Explore the History of australian football

Jim Everett of West Perth

​Pakey O,Callaghan (West Perth)

​East Fremantle's Charlie Doig

The ending of the 1905 season in the Western Australian Football Association was one of the most controversial and confusing ever. Two clubs, West Perth and North Fremantle, were head and shoulders above the rest of the competition. West Perth topped the ladder with 13 wins and 2 defeats, while North finished 1 win adrift. In the semi finals, however, East Fremantle surprisingly accounted for North Fremantle, thereby qualifying to meet the Cardinals, conquerors of South Fremantle in their semi final, in the final. It was then that the confusion started. The match was closely contested all day, with West Perth leading by 2 points at the first change, and Old Easts by 4 points at half time and two straight kicks at “lemons”. The Cardinals dominated the final term, and when the bell rang the scoreboard showed that they had fallen short by a solitary point. Old Easts celebrated as though they had clinched the premiership, but the Cardinals were convinced that, as minor premiers, they were entitled to challenge their conquerors to a re-match. Unbelievably, those pulling the strings in the WAFA seemed as confused as anyone. Shortly after the conclusion of the match, however, in what it is difficult not to view as a contrived solution to the dilemma, it was announced that the score as displayed on the scoreboard was incorrect; the game had, in fact, been tied, with scores of East Fremantle 6.5 (41) to West Perth 5.11 (41). Much to Old Easts’ disgust therefore, a replay was necessitated.

The match took place at North Fremantle Oval, which had recently undergone some improvements in order the better to cope with large crowds. The pavilion was reserved for ladies, two extra entrance gates were added, and a mound was erected between the pavilion and the press box with a view to improving visibility for spectators.

West Perth was regarded as a strong all round team, which combined well, and was prone to using rather more handball than was the norm for the time. East Fremantle boasted strong half back and half forward lines, and the strongest ruck division in the competition. Opinion was almost equally divided as to which side would prevail, with the previous Saturday’s draw having emphasised their evenness.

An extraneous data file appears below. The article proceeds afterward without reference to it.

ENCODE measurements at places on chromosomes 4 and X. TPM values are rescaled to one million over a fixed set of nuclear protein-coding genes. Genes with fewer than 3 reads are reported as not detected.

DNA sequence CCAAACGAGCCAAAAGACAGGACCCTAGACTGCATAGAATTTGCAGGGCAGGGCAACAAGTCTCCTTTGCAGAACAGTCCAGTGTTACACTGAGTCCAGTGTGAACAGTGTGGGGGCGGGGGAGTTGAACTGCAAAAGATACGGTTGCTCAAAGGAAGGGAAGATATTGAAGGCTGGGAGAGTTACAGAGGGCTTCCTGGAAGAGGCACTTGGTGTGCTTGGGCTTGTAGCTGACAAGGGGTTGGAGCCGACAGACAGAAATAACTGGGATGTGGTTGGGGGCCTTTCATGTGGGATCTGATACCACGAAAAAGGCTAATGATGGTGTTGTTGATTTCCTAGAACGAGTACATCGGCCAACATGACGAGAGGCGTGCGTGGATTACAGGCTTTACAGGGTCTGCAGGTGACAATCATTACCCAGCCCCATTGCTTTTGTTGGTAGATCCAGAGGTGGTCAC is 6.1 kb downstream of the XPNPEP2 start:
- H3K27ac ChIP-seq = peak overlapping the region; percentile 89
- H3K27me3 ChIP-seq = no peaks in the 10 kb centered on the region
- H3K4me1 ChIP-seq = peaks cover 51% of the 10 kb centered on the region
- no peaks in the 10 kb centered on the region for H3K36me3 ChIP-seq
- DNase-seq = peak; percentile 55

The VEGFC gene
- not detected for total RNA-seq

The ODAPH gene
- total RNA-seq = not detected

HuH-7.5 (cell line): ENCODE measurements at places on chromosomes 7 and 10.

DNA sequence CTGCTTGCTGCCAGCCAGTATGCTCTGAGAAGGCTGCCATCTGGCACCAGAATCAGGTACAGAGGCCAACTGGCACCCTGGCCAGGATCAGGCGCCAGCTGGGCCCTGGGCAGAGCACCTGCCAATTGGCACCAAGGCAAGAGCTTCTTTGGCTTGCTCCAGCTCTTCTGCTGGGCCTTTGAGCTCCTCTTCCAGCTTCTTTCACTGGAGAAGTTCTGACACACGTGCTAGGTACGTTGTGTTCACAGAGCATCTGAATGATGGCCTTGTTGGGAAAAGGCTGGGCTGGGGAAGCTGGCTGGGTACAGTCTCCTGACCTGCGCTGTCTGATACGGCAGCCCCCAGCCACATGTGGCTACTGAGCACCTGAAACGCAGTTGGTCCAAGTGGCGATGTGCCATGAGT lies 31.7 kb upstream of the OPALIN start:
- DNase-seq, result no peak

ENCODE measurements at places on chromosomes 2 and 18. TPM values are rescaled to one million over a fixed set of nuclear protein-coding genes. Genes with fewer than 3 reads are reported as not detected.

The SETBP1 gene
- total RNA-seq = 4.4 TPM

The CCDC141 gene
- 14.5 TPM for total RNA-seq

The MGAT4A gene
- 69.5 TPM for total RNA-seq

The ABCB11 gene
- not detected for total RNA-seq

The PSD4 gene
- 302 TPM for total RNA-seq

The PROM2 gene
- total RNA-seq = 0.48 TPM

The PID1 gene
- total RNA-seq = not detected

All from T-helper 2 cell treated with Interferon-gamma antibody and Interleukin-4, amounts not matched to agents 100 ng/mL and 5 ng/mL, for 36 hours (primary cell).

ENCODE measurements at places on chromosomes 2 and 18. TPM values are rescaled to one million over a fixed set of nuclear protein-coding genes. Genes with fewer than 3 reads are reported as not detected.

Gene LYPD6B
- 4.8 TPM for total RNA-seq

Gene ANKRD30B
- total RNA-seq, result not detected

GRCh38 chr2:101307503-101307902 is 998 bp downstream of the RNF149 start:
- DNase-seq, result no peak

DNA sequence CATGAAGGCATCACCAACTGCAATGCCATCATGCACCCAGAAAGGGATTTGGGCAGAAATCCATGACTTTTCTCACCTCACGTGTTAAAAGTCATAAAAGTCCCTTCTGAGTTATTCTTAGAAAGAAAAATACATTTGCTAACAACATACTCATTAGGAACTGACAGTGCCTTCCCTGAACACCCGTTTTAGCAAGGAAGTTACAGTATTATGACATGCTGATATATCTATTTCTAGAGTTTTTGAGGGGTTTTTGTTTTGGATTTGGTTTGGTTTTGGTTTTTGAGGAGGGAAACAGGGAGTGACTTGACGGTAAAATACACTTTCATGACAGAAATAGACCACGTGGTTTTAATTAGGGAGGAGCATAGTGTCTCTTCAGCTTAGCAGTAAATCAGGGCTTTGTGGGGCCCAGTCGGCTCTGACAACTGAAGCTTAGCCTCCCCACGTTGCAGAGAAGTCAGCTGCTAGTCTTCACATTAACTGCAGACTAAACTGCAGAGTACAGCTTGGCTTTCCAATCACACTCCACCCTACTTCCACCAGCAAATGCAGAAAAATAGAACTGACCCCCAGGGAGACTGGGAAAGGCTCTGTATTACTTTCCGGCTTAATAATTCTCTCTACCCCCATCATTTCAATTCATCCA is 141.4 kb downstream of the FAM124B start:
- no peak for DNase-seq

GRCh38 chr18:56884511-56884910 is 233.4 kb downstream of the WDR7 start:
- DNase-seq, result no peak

The Cardinals won the toss, and opted to kick to the northern end of the ground which was favoured by a slight breeze. However, it was Old Easts who started more brightly, with their players appearing both stronger and packer than their opponents. West held firm, however, assisted by the fact that East Fremantle squandered several relatively easy scoring chances. First blood ended up being drawn by the Cardinals, after McNamara marked closed to goal and made no mistake.

In terms of possession and territorial advantage, play remained quite even for the rest of the term, but whereas Old Easts failed signally to trouble the scorers, West Perth added another goal and a succession of behinds to lead at the first change by 15 points, 2.3 (15) to nil.

East Fremantle opened the second quarter at a frenetic pace and attacked relentlessly. However, the Cardinals half back line of Renfrey, Bant and Everett was in superlative form, and repeatedly repelled their opponents’ advances. Finally, midway through the quarter, Charles Doig registered the blue and whites’ first major score, but despite peppering the goals for much of the rest of the quarter only minor scores resulted. At the long break, West Perth enjoyed a 2 point advantage, 2.4 (16) to 1.6 (12).

Making good use of the breeze, West dominated the early stages of the third quarter, but Old Easts’ defence proved as hard to penetrate as the Cardinals had in the previous term. Finally, however, Lemon registered a fluky goal to give the Cardinals a little breathing space. Old Easts rallied, and when Hunter marked Dolph Heinrichs’ precise pass he promptly placed the ball on the turf and the ensuing kick elicited two flags from the goal umpire.

The closing stages of the third term were dominated by West Perth and a clever snap from Lemon secured his second and his team’s fourth full pointer. East Fremantle attacked from the resumption, but a running shot from Sharpe veered off course and only a behind resulted. Shortly afterwards the bell rang with the scoreboard showing the Cardinals 9 points to the good, 4.4 (28) to 2.7 (19).

East Fremantle made strenuous efforts to bridge the gap between the teams but West Perth’s defence, as it had all day, reigned supreme. Nevertheless, the final margin was less than a single straight kick, and the closing moments of the game had the crowd at fever pitch as Old Easts attacked relentlessly and gallantly, but ultimately without success.

West Perth’s triumph was popular with most of the football-loving public as East Fremantle had been a dominant force since the turn of the century. However, it would be another twenty-seven years before the Cardinals again enjoyed premiership success. By common consent, the best player afield was West Perth defender Horrie Bant, who was in his first season with the Cardinals. He later played in the VFL with St Kilda and Essendon, had three separate stints with Subiaco, and spent the 1913 season with VFA club Prahran.

The challenge final drew a crowd of 6,000.

In the contest for the state flag West Perth overcame Goldfields premier Kalgoorlie Railways by 21 points, 8.10 (58) to 4.13 (37).

​Cardinals' Popular Triumph - WAFA Challenge Final Replay, Saturday 7th October 1905: West Perth versus East Fremantle at North Fremantle Oval​